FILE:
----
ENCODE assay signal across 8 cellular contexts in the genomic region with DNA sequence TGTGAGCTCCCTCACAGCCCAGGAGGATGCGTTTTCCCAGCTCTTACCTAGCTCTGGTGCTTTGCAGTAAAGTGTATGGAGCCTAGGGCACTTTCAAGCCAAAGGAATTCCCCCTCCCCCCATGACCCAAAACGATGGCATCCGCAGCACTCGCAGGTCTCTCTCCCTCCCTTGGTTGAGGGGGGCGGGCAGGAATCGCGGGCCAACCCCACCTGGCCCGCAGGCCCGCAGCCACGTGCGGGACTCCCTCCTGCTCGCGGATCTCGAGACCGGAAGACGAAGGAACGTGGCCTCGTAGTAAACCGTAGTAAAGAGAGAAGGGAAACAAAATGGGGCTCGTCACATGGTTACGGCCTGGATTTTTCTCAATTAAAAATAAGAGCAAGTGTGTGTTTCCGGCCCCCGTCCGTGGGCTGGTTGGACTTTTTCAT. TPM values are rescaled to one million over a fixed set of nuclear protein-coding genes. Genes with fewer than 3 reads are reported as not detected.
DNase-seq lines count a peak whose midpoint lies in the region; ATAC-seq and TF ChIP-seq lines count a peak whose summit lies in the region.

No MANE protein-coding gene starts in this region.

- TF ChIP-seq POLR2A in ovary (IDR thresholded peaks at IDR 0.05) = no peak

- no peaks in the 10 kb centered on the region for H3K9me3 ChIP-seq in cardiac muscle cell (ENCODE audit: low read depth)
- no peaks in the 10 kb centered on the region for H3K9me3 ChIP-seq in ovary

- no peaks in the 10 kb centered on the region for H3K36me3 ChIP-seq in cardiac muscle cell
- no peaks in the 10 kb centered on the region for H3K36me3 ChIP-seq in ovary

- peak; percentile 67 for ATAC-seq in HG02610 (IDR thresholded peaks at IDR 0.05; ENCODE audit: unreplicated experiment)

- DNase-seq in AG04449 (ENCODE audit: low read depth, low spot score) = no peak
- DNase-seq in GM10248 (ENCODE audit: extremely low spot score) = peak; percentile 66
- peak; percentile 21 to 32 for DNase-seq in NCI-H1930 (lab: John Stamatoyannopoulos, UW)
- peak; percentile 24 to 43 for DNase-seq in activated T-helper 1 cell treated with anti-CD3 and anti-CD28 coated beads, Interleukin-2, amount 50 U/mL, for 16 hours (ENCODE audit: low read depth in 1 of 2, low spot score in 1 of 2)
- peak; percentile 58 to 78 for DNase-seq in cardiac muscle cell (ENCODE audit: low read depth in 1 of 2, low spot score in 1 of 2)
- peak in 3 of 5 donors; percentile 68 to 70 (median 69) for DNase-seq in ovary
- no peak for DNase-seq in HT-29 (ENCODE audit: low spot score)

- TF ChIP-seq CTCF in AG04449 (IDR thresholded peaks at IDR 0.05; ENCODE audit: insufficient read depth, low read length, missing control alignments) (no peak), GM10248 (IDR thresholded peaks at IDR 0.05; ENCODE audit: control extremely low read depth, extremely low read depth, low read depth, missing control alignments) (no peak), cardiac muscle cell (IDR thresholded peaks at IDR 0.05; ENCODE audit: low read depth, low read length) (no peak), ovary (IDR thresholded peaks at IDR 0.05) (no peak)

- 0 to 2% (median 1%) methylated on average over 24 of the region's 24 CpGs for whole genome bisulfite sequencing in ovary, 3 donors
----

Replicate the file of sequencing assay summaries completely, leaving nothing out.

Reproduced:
ENCODE assay signal across 8 cellular contexts in the genomic region with DNA sequence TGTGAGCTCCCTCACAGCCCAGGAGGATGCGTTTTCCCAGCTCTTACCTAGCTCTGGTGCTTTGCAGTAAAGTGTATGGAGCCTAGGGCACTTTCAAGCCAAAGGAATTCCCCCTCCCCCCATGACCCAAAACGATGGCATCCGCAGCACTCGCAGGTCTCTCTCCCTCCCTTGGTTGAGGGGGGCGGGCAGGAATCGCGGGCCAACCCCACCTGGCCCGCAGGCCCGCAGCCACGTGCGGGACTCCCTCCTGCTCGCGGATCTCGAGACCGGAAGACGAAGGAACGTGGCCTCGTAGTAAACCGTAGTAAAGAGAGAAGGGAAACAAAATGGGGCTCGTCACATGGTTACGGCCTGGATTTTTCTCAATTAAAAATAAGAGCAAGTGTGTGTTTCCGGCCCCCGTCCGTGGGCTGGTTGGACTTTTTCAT. TPM values are rescaled to one million over a fixed set of nuclear protein-coding genes. Genes with fewer than 3 reads are reported as not detected.
DNase-seq lines count a peak whose midpoint lies in the region; ATAC-seq and TF ChIP-seq lines count a peak whose summit lies in the region.

No MANE protein-coding gene starts in this region.

- TF ChIP-seq POLR2A in ovary (IDR thresholded peaks at IDR 0.05) = no peak

- no peaks in the 10 kb centered on the region for H3K9me3 ChIP-seq in cardiac muscle cell (ENCODE audit: low read depth)
- no peaks in the 10 kb centered on the region for H3K9me3 ChIP-seq in ovary

- no peaks in the 10 kb centered on the region for H3K36me3 ChIP-seq in cardiac muscle cell
- no peaks in the 10 kb centered on the region for H3K36me3 ChIP-seq in ovary

- peak; percentile 67 for ATAC-seq in HG02610 (IDR thresholded peaks at IDR 0.05; ENCODE audit: unreplicated experiment)

- DNase-seq in AG04449 (ENCODE audit: low read depth, low spot score) = no peak
- DNase-seq in GM10248 (ENCODE audit: extremely low spot score) = peak; percentile 66
- peak; percentile 21 to 32 for DNase-seq in NCI-H1930 (lab: John Stamatoyannopoulos, UW)
- peak; percentile 24 to 43 for DNase-seq in activated T-helper 1 cell treated with anti-CD3 and anti-CD28 coated beads, Interleukin-2, amount 50 U/mL, for 16 hours (ENCODE audit: low read depth in 1 of 2, low spot score in 1 of 2)
- peak; percentile 58 to 78 for DNase-seq in cardiac muscle cell (ENCODE audit: low read depth in 1 of 2, low spot score in 1 of 2)
- peak in 3 of 5 donors; percentile 68 to 70 (median 69) for DNase-seq in ovary
- no peak for DNase-seq in HT-29 (ENCODE audit: low spot score)

- TF ChIP-seq CTCF in AG04449 (IDR thresholded peaks at IDR 0.05; ENCODE audit: insufficient read depth, low read length, missing control alignments) (no peak), GM10248 (IDR thresholded peaks at IDR 0.05; ENCODE audit: control extremely low read depth, extremely low read depth, low read depth, missing control alignments) (no peak), cardiac muscle cell (IDR thresholded peaks at IDR 0.05; ENCODE audit: low read depth, low read length) (no peak), ovary (IDR thresholded peaks at IDR 0.05) (no peak)

- 0 to 2% (median 1%) methylated on average over 24 of the region's 24 CpGs for whole genome bisulfite sequencing in ovary, 3 donors